Five Things Every First Home Buyer Needs To Know

Yes, owning a first home has its perks such as stability, investment, and comfort; it is also the single biggest financial commitment most people will make in a lifetime. So, before you decide to purchase your first property there are a number of things to consider, including your current personal circumstances and financial status.

Why do you want to buy a home?

The first thing any first home buyer should think about is the reason why they are buying a home. You should really consider both short-term and long-term reasons. Do you want to live in it or will it be an investment property? This can help determine the kind of loan you apply for and the kind of home you can buy.

Research potential properties and save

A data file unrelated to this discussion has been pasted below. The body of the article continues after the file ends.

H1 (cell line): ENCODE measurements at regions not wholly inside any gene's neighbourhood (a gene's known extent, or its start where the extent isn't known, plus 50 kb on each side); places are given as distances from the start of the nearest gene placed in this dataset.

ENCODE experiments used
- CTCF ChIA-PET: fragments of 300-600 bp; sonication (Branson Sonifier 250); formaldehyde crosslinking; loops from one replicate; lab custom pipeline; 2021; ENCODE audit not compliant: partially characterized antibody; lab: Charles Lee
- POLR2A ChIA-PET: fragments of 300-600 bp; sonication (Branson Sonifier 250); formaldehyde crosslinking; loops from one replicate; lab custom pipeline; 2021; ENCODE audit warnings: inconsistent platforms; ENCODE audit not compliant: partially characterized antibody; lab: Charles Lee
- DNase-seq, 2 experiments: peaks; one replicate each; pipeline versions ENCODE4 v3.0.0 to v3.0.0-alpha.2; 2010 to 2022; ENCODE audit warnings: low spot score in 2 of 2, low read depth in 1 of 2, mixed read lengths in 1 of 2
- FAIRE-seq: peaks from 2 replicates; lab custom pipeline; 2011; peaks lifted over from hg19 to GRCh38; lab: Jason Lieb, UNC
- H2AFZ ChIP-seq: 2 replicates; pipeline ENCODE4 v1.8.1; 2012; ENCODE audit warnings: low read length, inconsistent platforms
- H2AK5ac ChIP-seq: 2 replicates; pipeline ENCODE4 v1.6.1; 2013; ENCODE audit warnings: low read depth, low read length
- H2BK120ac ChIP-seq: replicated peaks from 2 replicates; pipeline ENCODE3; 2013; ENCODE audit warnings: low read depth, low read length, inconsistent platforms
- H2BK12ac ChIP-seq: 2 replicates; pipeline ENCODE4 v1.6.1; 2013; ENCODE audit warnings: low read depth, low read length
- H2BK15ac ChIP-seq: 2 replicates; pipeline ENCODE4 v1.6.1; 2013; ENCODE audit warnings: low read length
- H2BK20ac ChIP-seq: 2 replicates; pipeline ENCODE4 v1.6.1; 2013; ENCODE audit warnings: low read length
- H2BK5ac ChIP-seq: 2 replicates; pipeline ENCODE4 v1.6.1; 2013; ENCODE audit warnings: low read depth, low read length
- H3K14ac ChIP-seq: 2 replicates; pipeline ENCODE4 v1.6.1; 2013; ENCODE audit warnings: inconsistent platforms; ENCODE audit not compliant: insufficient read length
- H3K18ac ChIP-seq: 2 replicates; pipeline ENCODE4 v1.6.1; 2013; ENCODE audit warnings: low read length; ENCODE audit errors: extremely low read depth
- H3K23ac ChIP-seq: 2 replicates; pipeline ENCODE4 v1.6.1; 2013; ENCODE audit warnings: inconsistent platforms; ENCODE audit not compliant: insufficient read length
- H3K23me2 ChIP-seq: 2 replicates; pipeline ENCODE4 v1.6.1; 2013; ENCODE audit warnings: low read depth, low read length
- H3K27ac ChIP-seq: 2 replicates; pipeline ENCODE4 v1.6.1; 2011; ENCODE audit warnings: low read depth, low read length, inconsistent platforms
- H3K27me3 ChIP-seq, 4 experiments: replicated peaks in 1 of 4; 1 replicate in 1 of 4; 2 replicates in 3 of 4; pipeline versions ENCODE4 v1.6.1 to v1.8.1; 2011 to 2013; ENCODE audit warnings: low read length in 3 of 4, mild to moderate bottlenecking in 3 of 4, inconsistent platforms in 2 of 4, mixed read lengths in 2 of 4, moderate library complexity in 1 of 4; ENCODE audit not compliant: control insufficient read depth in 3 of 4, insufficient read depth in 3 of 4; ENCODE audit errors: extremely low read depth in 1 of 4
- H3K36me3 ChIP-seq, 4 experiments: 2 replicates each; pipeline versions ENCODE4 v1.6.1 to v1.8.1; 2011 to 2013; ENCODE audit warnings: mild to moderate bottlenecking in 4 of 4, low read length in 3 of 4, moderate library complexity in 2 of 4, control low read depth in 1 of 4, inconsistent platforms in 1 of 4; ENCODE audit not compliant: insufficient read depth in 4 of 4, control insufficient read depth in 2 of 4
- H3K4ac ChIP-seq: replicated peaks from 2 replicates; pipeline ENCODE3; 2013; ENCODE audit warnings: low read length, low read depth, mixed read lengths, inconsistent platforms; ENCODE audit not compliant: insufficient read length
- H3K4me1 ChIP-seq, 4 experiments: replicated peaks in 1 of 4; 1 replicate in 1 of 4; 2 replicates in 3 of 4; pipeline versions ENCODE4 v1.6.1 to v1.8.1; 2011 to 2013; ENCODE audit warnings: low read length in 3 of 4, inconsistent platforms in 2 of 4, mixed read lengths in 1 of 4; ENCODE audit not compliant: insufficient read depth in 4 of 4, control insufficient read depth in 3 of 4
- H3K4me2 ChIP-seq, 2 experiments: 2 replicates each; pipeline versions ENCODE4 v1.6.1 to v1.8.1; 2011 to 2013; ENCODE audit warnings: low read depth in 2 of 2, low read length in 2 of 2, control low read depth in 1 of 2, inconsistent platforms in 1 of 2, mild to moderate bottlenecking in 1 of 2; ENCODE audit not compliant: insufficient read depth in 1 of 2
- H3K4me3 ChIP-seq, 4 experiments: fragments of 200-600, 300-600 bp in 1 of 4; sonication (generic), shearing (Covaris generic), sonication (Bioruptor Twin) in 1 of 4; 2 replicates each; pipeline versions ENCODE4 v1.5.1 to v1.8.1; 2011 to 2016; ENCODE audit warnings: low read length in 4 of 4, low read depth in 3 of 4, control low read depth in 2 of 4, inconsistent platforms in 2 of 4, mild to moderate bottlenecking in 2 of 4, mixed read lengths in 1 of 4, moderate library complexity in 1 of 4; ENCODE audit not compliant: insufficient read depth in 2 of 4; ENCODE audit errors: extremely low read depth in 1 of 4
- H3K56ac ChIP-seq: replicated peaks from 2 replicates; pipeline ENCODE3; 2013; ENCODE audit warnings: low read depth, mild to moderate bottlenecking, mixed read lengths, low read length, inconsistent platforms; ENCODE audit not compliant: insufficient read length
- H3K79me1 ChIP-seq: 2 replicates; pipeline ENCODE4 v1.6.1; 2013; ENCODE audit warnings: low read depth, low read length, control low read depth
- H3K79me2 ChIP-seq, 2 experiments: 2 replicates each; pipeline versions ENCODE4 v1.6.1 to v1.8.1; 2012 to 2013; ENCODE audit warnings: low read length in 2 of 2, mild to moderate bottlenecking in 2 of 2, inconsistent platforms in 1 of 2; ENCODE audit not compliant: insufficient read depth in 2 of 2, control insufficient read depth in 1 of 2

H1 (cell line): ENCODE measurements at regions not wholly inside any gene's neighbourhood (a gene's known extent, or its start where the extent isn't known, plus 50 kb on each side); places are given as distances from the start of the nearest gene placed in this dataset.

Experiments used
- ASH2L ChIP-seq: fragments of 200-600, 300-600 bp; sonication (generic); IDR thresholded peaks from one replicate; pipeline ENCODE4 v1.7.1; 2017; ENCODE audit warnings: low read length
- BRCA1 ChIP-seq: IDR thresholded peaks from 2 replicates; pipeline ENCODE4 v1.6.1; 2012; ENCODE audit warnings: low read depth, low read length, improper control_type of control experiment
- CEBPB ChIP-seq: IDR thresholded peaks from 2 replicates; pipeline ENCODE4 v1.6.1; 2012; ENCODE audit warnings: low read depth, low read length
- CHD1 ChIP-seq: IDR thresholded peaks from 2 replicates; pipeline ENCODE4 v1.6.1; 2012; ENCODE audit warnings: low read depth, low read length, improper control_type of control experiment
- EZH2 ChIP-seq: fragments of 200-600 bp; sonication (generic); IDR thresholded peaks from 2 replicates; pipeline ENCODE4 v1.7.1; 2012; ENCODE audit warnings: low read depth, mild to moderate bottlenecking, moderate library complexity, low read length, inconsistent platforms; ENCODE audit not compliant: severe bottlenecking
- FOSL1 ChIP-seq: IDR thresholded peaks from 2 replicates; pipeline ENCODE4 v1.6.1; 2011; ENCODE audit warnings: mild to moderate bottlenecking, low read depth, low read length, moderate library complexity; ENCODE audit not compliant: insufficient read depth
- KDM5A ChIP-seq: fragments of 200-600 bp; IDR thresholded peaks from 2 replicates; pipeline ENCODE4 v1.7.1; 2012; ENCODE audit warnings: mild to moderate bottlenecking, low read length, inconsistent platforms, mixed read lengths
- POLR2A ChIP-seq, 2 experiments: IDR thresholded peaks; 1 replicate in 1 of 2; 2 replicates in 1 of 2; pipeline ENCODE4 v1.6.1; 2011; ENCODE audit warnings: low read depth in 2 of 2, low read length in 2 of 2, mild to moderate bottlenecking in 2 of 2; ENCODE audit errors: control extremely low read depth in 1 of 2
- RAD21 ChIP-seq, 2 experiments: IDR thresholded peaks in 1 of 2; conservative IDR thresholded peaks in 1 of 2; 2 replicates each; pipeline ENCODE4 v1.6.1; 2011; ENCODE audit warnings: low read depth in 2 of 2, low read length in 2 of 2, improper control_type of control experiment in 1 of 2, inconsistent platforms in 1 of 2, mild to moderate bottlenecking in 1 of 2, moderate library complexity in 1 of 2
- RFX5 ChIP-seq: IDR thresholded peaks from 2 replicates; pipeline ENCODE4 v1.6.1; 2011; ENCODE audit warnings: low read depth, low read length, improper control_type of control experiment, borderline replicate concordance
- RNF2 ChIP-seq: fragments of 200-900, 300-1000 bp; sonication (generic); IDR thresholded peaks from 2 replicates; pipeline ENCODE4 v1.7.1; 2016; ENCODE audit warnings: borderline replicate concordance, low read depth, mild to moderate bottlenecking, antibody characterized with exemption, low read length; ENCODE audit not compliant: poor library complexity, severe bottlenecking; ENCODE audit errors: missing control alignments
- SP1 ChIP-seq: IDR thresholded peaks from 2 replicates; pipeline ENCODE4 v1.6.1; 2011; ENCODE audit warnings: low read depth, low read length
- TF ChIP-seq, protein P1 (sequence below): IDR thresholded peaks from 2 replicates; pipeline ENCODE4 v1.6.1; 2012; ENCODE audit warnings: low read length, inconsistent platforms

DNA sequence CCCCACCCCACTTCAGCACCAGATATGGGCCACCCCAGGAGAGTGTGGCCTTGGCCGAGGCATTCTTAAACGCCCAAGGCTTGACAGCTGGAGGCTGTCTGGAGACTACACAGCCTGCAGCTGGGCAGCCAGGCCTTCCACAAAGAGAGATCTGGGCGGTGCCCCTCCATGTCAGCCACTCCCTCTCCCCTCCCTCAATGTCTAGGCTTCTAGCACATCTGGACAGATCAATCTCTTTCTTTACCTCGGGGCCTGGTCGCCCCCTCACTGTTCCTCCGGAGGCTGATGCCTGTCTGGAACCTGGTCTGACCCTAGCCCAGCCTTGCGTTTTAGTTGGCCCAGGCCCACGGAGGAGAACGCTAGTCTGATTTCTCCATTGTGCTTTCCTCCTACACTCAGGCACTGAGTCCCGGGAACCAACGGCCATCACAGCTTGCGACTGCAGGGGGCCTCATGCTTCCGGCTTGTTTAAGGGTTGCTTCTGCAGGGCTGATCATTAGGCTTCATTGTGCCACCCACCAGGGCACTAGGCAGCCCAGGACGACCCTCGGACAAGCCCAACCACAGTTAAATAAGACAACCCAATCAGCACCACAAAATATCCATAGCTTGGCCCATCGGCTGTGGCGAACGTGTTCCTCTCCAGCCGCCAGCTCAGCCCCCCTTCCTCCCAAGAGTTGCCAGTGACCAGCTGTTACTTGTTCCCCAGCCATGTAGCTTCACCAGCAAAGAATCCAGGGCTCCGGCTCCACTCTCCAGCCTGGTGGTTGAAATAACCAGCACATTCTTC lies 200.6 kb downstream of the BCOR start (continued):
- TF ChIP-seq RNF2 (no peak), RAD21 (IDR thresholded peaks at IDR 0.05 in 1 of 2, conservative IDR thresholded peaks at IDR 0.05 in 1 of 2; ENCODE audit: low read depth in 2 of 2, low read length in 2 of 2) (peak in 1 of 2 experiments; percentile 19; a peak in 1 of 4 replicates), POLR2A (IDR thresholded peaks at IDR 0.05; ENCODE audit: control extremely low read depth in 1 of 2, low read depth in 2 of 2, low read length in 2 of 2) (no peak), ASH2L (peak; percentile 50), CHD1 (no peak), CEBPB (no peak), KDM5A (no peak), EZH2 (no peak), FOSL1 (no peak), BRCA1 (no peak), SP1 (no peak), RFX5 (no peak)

You need to know how much you are wanting to spend so you can plan realistic saving goals. For this to happen, you need to know the market. So, do some research on the areas you are wanting to buy in, checking out auction clearance rates and recent sales, as well as price trends in the surrounding area. You can go as far as introducing yourself to potential neighbours which will give you a great opportunity to ask questions about the area and get a feel for the people you could be living alongside in the future.

Factor in other costs involved when saving

Depending on the property you want to purchase, you could have a number of extra costs. So, as soon as you get the chance, ask your broker what other payments you will face. Aside from the purchase price, you may need to pay for things like the solicitor’s costs, building & pest inspection costs, and stamp duty (if you’re ineligible for one of the State Government’s home buyer grants) on your property. Remember that moving house isn’t free either; truck rental, mail redirection, utility, phone and internet connections may also be included.